Case in point. He is apparently having serious problems with the Paul Manafort, the serious establishment player who was brought in by Trump to help him lock down the 1,237 delegates needed to gain the Republican nomination. Manafort's game plan included Trump becoming "more presidential."
That's not working out so well. Politico reports:
Donald Trump is bristling at efforts to implement a more conventional presidential campaign strategy, and has expressed misgivings about the political guru behind them, Paul Manafort, for overstepping his bounds, multiple sources close to the campaign tell POLITICO.
Trump became upset late last week when he learned from media reports that Manafort privately told Republican leaders that the billionaire reality TV star was “projecting an image” for voters and would begin toning down his rhetoric, according to the sources. They said that Trump also expressed concern about Manafort bringing several former lobbying colleagues into the campaign, as first reported by POLITICO.
Now Trump is taking steps to return some authority to Manafort’s chief internal rival, campaign manager Corey Lewandowski.
Neither Lewandowski nor Manafort responded to requests for comment, though Manafort on Sunday during an interview on Fox News blamed Lewandowski’s regime for shortcomings in the campaign’s delegate wrangling operation. Lewandowski’s allies responded by privately questioning whether Manafort has done anything to improve the situation. They grumble that Manafort has spent a disproportionate amount of time on television — just as Trump himself has been avoiding the Sunday morning talk show circuit at Manafort’s urging...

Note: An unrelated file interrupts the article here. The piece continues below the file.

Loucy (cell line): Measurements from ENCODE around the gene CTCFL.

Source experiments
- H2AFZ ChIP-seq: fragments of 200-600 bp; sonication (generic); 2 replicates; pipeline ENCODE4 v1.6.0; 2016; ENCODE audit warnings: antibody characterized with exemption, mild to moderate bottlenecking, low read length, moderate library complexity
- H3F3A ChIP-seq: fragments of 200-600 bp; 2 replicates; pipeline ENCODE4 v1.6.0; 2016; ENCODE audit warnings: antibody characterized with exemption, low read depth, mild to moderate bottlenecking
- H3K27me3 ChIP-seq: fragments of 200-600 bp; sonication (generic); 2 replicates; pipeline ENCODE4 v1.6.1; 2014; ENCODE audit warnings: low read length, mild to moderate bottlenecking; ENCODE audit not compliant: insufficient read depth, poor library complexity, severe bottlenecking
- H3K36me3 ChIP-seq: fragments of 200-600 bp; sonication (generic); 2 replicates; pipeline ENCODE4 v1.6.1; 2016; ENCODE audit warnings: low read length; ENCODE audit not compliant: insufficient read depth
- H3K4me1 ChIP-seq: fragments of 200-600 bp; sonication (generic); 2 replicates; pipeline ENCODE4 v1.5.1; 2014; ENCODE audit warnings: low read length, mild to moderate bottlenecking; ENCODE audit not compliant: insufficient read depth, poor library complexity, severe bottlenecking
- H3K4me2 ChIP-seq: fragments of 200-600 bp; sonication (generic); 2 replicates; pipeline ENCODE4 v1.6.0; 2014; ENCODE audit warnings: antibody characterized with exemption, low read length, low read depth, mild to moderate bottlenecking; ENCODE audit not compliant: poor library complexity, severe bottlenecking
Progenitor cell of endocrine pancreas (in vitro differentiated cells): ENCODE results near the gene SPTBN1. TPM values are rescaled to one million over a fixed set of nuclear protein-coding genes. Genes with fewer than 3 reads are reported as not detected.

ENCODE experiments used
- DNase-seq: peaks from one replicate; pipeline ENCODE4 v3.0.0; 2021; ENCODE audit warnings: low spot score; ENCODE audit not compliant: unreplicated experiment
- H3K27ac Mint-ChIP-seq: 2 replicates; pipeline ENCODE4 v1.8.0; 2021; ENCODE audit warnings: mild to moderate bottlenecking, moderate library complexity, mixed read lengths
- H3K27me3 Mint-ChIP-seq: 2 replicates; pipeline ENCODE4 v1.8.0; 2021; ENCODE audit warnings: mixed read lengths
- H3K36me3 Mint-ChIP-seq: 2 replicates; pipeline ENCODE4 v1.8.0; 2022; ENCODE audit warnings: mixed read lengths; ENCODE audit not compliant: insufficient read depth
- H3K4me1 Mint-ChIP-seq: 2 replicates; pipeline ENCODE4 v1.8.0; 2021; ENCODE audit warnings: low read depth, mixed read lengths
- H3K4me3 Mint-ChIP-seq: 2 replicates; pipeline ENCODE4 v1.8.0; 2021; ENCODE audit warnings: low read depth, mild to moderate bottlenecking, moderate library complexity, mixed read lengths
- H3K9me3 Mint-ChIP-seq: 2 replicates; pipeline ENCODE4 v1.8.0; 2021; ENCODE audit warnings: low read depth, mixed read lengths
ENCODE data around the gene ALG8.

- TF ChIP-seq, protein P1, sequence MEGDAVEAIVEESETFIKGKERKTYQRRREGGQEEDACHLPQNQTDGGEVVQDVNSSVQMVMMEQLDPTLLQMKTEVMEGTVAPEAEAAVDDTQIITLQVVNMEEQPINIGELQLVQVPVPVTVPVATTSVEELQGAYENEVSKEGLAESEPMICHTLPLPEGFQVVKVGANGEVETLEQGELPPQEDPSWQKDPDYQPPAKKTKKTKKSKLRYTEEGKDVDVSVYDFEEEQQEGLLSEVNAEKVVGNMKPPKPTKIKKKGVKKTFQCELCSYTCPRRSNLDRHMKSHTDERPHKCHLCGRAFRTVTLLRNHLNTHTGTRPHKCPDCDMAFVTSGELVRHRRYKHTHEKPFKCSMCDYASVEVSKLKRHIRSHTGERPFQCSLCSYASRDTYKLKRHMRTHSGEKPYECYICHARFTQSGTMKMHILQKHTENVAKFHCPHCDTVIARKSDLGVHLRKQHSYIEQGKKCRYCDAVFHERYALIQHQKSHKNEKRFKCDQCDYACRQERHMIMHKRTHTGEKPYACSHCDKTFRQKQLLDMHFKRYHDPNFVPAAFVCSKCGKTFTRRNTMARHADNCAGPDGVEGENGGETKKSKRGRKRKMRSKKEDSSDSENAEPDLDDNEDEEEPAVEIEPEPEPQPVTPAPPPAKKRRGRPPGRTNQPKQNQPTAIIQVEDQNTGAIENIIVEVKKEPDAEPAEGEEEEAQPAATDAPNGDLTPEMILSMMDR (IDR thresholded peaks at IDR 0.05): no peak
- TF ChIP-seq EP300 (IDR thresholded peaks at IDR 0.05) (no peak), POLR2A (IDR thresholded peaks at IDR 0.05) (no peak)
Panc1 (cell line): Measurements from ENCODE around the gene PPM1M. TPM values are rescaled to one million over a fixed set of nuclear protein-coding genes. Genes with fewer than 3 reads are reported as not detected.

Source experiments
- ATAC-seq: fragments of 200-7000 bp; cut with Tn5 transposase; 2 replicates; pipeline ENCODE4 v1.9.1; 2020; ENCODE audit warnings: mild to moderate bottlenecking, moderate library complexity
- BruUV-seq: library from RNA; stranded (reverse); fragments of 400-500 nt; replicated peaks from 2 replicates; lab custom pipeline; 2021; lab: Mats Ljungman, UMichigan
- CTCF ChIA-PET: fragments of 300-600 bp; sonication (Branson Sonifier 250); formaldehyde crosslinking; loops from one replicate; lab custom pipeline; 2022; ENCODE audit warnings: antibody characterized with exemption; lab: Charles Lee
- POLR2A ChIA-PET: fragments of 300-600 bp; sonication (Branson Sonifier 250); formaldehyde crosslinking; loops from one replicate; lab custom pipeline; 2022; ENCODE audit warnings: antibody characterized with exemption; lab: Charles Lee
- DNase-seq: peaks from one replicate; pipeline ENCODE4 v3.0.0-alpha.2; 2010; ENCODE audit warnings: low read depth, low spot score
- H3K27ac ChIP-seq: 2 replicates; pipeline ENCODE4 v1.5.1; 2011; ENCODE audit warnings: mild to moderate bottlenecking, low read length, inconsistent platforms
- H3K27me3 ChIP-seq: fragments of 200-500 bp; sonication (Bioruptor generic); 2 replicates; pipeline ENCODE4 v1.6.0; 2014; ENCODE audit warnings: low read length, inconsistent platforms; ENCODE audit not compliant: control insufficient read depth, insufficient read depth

[C]ampaign insiders say it has become increasingly clear that Trump, for all his boasts about his ability to become more “presidential,” is simply unwilling or perhaps unable to follow through, and resents efforts to transform him.
“Everyone coming in now thinks they're going to be able to manhandle him and he's not going to let it happen,” said an operative close to Trump. “These consultants are used to being smarter than their candidate and in this scenario, the candidate is smarter and willing to risk more than you are.”It is not difficult seeing a Trump presidency going much the same way. He may bring in advisors, but could turn a cold shoulder to any of them at any point. The problem is that there is no way to know in advance when, where, or how Trump would move on any given issue. When will he turn the cold shoulder on what policy?
No one can object to throwing the current rascals out---the problem is that with Trump as the replacement we have no idea where we would be heading. Can we really trust Trump to take a non-aggressive foreign policy.
The establishment is bad but Donald Trump is no Chauncey Gardiner.